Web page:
When Mauldin was shown the photograph in issue, he had already described the automobile he had seen on Garden Street on the morning of the fire. That description closely paralleled the defendant's automobile as shown in the photograph. Moreover, Mauldin never gave any indication that the dark background of the photograph distorted the image or caused him any problem in seeing and identifying the automobile it depicted. While the photograph shown to Mauldin may not have been "very good," its subject was discernible and it was obviously relevant evidence in the case. The trial court clearly did not abuse its broad discretion by admitting the photograph into evidence.
Further, there was such an abundance of evidence linking the defendant to the automobile described by Mauldin that, even if the trial court erred in admitting the photograph, it is difficult to see how the defendant could possibly demonstrate that the evidentiary ruling was harmful. State v. Vilalastra, 207 Conn. 35, 47, 540 A.2d 42 (1988).
The defendant next claims that his right to a fair trial was violated by the court's denial of his request for continuance. We are unpersuaded.
The relevant facts as gleaned from the record concerning this claim are as follows. Prior to the commencement of the jury voir dire on Thursday, December 8, 1988, defense counsel informed the court that, because of the state's open file policy in this case no further discovery or continuances were necessary. Later, during the voir dire, the state's attorney told the court that the police had just informed him that there were additional reports that he did not have including one revealing that there had been an identification of the defendant from photographic arrays by the eyewitness, Mauldin. These police reports had not previously been made available to the state and therefore had not been disclosed to the defendant.
The case had been expedited in response to the defendant's motion for a speedy trial.
On Monday, December 12, the state revealed that, some weeks after Mauldin had given a written statement to the police, he had selected photographs of the defendant from two police photographic arrays as depicting the person he had seen on Garden Street or the morning of the crime. The state then expressed an intention to offer those photographic arrays in evidence. At that time defense counsel stated that, in view of what he perceived would be the court's ruling on motion to suppress the photographic identifications, he would need a short continuance to investigate further. The trial court pointed out to defense counsel that he had been made aware of the photographic identifications the previous Thursday. The court said, however that it would be disposed to grant a reasonable continuance if it were necessary. The court then inquired of counsel as to whether he was requesting a continuance at that time. Counsel replied that he was not, and that he had no problem with Mauldin testifying on the state's case-in-chief. He stated, however, that, thereafter, he would need a continuance "to check out this key witness" because certain events had transpired that gave him doubts about Mauldin's credibility.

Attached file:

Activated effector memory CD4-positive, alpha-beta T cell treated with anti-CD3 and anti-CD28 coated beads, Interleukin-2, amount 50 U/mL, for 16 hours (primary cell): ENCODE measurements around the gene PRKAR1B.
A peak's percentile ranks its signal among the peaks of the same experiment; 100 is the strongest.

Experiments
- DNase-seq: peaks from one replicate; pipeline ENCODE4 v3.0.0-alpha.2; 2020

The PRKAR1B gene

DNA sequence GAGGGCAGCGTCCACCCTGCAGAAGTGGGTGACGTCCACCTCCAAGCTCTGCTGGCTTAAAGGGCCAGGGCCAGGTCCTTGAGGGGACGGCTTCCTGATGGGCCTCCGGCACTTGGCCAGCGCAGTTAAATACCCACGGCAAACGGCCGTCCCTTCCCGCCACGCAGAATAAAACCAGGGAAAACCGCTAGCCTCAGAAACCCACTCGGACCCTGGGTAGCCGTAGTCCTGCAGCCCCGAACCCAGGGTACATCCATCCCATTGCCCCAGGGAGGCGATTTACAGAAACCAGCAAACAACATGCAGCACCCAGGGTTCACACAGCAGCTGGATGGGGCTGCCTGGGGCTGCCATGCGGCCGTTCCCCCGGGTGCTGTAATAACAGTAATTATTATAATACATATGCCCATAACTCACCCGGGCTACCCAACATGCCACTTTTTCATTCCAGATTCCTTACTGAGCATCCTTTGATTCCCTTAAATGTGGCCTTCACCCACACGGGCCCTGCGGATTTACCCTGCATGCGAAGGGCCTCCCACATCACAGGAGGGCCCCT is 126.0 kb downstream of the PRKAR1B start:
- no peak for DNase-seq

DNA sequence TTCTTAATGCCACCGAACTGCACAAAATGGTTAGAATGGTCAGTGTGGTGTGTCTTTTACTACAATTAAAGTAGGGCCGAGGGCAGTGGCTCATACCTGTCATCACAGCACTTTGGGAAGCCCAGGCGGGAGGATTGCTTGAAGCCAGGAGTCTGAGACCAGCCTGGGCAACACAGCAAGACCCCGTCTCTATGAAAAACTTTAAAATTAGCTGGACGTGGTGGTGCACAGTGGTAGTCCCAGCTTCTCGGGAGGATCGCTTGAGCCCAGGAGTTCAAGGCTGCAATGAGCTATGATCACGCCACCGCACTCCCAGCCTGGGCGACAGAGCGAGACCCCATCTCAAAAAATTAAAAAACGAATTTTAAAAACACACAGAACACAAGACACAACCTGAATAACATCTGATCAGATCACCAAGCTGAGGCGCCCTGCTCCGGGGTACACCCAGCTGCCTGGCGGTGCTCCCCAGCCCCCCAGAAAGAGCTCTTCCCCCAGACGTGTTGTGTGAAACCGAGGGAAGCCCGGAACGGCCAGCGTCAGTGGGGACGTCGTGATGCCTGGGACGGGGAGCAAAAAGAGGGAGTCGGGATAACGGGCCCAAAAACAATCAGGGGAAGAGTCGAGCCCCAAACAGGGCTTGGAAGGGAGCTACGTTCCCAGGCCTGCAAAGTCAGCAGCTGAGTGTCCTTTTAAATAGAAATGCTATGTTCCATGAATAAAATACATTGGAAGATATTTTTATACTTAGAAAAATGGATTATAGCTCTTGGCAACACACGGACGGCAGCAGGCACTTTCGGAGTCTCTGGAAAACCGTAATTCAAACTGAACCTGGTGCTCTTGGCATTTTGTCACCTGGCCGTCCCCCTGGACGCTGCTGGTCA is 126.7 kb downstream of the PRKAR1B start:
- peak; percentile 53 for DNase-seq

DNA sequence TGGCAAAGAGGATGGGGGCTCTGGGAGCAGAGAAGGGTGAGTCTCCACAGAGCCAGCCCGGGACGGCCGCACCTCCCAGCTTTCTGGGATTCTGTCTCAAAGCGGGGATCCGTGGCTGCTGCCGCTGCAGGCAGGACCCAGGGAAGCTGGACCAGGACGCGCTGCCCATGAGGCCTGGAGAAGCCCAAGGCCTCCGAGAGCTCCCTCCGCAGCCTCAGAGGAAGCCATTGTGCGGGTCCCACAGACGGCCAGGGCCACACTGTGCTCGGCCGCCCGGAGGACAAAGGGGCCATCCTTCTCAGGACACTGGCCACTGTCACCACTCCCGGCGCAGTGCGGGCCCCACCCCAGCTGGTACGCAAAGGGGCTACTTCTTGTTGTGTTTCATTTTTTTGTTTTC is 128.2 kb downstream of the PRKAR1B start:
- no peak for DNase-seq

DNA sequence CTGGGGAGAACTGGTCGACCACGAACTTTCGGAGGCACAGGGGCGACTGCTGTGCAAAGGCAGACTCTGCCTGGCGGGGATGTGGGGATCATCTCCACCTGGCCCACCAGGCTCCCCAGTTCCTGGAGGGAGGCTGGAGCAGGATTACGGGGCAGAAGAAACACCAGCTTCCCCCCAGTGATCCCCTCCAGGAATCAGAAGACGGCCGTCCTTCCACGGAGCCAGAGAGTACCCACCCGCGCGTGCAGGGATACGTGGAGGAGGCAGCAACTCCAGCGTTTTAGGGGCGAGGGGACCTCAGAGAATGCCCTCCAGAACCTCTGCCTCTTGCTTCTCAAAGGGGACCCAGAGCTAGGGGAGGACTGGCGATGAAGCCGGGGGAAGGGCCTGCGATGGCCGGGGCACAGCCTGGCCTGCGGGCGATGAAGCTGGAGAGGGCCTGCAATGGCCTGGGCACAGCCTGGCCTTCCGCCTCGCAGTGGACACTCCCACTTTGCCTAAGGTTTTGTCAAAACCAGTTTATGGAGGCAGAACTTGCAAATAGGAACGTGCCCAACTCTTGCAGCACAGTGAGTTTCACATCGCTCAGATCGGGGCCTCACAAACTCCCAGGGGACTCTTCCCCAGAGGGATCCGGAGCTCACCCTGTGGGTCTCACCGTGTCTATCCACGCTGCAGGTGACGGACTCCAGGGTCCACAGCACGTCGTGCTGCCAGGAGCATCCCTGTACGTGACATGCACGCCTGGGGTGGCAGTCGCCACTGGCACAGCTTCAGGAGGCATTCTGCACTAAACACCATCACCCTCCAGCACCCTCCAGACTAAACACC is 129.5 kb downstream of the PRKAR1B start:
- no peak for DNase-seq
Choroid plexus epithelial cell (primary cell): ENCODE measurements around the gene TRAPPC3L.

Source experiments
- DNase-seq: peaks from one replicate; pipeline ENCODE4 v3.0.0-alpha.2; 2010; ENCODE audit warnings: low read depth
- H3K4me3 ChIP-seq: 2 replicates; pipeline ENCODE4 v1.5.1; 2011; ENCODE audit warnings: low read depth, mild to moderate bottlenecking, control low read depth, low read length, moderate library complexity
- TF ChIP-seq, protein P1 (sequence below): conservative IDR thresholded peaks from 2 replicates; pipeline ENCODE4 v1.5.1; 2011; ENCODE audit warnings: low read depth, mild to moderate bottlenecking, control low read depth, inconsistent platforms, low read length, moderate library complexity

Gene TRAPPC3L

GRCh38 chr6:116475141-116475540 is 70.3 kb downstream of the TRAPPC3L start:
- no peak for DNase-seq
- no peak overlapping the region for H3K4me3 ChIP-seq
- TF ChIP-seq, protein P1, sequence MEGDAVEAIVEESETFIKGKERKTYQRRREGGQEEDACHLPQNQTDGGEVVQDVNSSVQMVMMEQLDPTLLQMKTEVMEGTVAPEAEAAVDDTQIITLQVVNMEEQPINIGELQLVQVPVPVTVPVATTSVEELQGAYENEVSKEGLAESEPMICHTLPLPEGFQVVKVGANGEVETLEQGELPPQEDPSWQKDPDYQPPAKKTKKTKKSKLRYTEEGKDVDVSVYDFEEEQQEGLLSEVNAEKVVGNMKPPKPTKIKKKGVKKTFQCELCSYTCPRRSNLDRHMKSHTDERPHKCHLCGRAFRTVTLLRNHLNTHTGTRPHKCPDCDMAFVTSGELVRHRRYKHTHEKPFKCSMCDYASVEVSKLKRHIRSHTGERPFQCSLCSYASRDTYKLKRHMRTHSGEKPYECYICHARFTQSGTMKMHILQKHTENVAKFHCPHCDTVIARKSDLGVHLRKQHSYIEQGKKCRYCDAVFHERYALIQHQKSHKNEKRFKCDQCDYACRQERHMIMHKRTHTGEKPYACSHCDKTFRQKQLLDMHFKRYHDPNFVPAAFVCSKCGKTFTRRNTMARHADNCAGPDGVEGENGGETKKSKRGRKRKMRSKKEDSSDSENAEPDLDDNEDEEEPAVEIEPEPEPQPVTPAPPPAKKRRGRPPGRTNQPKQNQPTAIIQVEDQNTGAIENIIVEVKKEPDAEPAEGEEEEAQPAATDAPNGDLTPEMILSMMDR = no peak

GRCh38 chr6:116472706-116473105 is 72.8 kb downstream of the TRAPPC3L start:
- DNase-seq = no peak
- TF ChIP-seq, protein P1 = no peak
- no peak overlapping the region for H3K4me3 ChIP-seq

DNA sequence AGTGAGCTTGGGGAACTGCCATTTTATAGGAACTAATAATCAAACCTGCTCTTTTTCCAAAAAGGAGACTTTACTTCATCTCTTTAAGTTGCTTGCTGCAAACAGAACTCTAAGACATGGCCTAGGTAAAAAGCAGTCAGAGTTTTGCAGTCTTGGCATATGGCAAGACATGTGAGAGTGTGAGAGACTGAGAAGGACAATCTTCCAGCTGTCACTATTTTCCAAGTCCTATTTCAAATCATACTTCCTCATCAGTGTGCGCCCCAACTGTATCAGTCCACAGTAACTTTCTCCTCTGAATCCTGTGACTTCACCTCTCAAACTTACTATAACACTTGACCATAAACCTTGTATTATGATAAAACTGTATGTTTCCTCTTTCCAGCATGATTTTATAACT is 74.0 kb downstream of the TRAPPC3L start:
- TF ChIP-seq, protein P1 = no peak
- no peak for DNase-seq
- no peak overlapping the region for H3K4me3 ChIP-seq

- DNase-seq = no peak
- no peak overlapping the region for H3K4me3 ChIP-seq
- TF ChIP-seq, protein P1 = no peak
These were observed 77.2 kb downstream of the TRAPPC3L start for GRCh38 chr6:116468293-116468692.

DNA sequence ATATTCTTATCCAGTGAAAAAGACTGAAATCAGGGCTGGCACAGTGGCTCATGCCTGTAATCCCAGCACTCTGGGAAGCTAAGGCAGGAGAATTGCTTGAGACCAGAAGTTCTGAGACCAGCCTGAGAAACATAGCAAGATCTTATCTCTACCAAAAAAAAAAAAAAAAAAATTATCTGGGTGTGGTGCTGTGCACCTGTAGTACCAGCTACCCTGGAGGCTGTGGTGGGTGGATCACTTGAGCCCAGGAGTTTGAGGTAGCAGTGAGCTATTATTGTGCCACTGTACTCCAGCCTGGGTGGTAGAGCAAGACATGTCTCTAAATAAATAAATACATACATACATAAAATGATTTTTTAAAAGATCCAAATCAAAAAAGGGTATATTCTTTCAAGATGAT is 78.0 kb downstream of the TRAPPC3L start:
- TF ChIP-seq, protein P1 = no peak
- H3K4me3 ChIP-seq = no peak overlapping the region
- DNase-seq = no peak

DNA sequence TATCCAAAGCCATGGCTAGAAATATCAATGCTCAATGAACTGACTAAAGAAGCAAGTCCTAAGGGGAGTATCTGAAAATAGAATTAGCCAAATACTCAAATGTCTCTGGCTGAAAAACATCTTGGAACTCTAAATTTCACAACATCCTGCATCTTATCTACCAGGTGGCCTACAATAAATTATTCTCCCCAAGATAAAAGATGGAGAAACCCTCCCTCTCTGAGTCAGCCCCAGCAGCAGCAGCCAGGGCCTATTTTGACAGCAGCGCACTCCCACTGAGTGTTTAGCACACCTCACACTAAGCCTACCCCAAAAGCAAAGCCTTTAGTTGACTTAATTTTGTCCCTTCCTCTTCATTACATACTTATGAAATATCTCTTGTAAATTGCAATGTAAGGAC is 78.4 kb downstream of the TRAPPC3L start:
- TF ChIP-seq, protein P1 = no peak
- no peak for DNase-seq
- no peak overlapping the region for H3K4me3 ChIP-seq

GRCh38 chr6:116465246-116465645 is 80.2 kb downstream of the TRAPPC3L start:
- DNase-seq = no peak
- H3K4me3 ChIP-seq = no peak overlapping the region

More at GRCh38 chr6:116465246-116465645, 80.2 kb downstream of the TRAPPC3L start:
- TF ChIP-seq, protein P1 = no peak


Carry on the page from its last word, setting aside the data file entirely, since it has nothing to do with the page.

Defense counsel claimed that, after the jury voir dire, he had gone to the address listed for Mauldin in the police reports, with an investigator and the defendant, to speak to Mauldin. There he encountered a man, who, he later told the court, he was 99 percent sure was Mauldin. The man, however, said that Mauldin lived at another address and closed the door. Mauldin denied ever having seen or spoken to defense counsel.
Thereafter, in reply to a question, the state informed the court that the defendant's counsel had failed to appear on December 8 at a meeting scheduled for the purpose of disclosure. The state also informed the court that the photographic arrays had been available all day on Friday, December 9, and that defense counsel had not taken advantage of the opportunity to inspect them. Subsequently, defense counsel acknowledged that he had been aware that Mauldin would be a state's witness from the time that he had filed an appearance in the case. He contended, however, that the "[p]hoto array casts a whole new light on the subject."
At the commencement of trial on December 12, Mauldin testified as the state's first witness. Over the defendant's objection he made an in-court identification of the defendant. No testimony relating to the photographic identification was elicited, however. After Mauldin had nearly completed his testimony on direct examination, defense counsel stated that, at that point, he would "like to avail [himself] of the continuance." He set forth two reasons for his request. He stated first, that he would like to photograph the crime scene prior to his cross-examination of Mauldin, and, second, that he needed time to investigate Mauldin.